- Infantile spasms – Your baby’s arms can fling outwards or forwards as their knees pull up and their body bends forward or extend backwards. Each spasm lasts for 1-2 seconds but they can also happen in clusters over a few minutes. Infantile spasms can be hard to spot and may look like hiccups or shoulder hunching.
Diagnosing epilepsy in newborn babies and infants
If you and your doctor think that your baby might have epilepsy, it’s important they are referred to a specialist. This should be a doctor who has specialist training in diagnosing and treating epilepsy in this age group. The specialist will ask about:
- All the different types of changes in behaviour that you see and how long they last
- Whether the seizures happen while your baby is awake or asleep, or both
- Whether they are caused by changes in your baby’s posture, or different activities
- Whether the seizures interfere with, or stop, your baby’s activities, such as feeding
You can help the specialist by recording any behaviour changes on your mobile phone.
Sometimes, the specialist will arrange for your baby to have some tests. These might include:
- Blood and urine tests. These are to check the baby’s general health, and to look for any medical conditions that might be causing their seizures. They can also be used to find out if the seizures are being caused by another medical condition. An example would be low blood sugar (glucose) or low calcium levels
- An EEG (electroencephalogram)
- An MRI (magnetic resonance imaging) scan
Epilepsy Action has more information about diagnosing epilepsy.
For more information about the recommended diagnostic process, you can read the National Institute for Health and Care Excellence (NICE) guidelines.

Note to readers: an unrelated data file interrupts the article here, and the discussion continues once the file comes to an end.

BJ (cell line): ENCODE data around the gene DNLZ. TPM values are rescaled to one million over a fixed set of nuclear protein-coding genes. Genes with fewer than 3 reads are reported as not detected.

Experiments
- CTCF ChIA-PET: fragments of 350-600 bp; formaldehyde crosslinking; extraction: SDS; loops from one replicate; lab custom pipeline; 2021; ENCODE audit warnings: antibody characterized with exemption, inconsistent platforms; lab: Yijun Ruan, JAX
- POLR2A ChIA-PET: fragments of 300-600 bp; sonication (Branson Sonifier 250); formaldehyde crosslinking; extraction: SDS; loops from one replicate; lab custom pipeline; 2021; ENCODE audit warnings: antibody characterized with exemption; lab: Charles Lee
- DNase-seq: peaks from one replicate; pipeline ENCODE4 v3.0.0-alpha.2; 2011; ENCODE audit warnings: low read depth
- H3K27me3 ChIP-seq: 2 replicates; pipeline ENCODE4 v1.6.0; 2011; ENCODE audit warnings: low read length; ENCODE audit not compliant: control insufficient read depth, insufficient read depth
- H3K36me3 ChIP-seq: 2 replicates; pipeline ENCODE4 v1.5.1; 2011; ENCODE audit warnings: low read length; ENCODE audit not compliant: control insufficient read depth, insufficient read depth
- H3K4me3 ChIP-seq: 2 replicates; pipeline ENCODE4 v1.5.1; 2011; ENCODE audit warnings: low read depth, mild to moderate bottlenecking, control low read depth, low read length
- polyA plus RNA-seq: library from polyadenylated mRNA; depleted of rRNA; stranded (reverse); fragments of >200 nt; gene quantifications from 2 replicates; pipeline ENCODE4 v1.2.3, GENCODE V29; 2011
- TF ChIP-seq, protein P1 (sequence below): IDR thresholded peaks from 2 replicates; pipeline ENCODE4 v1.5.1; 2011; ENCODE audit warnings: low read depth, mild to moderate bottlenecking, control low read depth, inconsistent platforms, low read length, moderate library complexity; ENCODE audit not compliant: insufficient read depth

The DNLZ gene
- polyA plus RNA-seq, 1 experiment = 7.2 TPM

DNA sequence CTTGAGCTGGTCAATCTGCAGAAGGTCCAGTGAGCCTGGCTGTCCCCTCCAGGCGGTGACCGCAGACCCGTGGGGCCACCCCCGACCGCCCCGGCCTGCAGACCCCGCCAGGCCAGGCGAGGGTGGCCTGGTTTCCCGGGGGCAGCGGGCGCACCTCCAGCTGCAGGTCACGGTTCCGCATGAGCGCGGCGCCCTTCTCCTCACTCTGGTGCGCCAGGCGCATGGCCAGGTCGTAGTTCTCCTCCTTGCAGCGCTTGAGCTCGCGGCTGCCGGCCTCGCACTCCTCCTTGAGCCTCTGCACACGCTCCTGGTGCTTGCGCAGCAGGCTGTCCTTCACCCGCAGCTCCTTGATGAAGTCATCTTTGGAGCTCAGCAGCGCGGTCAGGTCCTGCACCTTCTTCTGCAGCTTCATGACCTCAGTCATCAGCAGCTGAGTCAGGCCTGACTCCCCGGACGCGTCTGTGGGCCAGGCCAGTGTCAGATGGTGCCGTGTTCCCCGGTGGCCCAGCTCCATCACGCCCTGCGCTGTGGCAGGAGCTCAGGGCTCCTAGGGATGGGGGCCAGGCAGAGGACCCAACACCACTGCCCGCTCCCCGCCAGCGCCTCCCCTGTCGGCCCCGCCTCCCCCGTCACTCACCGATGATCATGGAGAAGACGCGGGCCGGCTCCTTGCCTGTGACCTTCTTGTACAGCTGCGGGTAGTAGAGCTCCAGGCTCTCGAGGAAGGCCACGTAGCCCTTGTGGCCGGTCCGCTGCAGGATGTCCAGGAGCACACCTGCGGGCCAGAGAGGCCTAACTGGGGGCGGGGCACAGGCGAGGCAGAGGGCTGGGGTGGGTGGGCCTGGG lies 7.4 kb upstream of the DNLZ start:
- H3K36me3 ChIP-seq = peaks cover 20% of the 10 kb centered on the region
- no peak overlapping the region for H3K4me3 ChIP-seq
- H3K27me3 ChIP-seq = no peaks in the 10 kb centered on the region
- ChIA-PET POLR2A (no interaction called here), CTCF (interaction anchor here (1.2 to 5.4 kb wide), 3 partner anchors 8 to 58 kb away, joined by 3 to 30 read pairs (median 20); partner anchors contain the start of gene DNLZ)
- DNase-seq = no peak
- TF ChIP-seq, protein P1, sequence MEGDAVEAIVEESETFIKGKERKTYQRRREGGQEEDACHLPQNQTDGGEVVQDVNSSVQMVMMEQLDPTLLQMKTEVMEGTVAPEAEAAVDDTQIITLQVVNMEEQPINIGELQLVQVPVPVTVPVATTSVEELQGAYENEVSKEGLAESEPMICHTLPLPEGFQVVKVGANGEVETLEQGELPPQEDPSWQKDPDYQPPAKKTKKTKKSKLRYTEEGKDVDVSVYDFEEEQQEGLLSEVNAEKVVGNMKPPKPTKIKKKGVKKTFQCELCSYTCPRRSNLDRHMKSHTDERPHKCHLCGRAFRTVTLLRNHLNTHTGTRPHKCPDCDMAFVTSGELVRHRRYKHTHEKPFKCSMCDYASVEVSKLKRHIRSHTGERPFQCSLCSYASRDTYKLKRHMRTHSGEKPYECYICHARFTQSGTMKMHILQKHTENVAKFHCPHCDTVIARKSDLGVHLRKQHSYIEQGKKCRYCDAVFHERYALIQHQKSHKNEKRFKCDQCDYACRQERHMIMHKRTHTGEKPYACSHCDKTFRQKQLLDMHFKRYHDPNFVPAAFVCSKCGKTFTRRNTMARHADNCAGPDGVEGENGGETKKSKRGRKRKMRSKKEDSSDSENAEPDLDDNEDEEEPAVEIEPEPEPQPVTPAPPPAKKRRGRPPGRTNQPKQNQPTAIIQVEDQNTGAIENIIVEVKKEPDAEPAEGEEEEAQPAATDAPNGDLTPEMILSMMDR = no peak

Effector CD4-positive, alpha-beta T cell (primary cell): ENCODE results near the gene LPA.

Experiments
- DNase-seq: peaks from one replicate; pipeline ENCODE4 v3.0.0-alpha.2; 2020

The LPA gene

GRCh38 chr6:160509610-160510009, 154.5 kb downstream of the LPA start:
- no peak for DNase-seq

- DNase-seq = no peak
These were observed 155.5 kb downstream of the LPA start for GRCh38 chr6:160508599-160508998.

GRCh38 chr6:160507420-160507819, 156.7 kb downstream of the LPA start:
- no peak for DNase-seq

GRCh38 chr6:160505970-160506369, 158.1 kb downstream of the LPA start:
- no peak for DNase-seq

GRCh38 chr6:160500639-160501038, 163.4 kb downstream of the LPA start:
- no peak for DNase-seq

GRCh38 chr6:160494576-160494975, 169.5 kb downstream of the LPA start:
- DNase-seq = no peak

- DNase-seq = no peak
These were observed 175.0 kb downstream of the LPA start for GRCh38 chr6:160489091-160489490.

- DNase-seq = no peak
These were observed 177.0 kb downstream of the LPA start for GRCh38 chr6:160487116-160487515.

Support for you
Epilepsy Action offer Talk and Support groups for anyone affected by epilepsy. We have both online and face-to-face groups where you can connect with other people in a safe, relaxed environment.
Some of our online Talk & Support groups have a set theme. We have a group for parents who have a child with epilepsy.
There is a large range of epilepsy medicines (anti-seizure medication) used to treat seizures in babies. The choice of medicine will depend on:
- The baby’s seizure type
- The age when the seizures started
- The cause of the epilepsy, if known
- Whether the baby has any other medical conditions, or takes any other medicine
- The likely outlook for their particular type of epilepsy
The ketogenic diet is sometimes prescribed by epilepsy specialists as a treatment for babies and children.
Epilepsy Action has more information about treating epilepsy.
Outlook for babies who develop epilepsy when they are less than a year old
Your baby’s specialist should be able to tell you what the outlook is for your baby. They will use all the information about your baby’s seizures, development and any other medical conditions they have to help them with this.
Some babies will continue to have seizures. Or they might stop for a while and happen again when they are older. Some babies will never have any more seizures.
What to do if your child has a seizure
If you think your baby or infant is having a seizure, you will need to call an ambulance if:
- You know it is their first seizure
- The seizure lasts longer than 5 minutes
- They have more than one tonic-clonic seizure after another without regaining consciousness between seizures
- They are seriously injured during the seizure
- They are having trouble breathing after the seizure has stopped
If they have a tonic-clonic seizure, don’t try to stop it. Instead, move any furniture out of the way, try to loosen any tight clothing around the neck and stay with your child until the seizure has finished. As soon as uncontrolled movements finish, lay the child on their side in the recovery position.
St John’s Ambulance has a video on how to put a baby into the recovery position.
Epilepsy Action has information on general seizure first aid.